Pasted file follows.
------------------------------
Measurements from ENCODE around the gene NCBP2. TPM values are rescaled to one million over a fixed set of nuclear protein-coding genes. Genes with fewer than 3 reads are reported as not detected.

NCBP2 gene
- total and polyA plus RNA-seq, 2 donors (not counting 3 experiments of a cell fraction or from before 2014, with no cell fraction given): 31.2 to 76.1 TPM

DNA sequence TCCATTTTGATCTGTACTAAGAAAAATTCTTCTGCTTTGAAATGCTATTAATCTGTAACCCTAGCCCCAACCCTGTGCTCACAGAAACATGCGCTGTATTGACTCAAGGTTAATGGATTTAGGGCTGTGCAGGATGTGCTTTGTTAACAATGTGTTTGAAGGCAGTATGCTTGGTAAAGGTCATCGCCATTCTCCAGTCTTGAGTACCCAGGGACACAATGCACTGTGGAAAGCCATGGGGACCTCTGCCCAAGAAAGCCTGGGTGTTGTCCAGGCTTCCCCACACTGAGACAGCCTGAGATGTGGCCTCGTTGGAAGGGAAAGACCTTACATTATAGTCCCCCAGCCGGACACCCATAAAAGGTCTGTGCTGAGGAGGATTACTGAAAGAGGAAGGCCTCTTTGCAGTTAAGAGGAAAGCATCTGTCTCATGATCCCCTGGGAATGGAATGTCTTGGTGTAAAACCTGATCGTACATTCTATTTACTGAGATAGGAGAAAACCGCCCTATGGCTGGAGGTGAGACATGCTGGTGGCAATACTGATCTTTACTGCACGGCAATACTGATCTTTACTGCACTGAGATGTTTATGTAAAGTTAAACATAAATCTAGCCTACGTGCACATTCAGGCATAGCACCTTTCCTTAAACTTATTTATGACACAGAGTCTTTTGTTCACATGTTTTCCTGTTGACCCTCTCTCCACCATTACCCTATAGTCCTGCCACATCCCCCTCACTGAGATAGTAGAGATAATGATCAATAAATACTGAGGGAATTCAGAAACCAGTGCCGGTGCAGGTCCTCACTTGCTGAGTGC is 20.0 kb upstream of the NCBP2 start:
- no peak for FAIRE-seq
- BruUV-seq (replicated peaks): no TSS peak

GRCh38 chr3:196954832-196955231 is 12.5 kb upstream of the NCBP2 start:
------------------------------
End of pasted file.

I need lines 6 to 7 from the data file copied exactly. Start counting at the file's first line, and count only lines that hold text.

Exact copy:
- BruUV-seq (replicated peaks): no TSS peak

GRCh38 chr3:196954832-196955231 is 12.5 kb upstream of the NCBP2 start: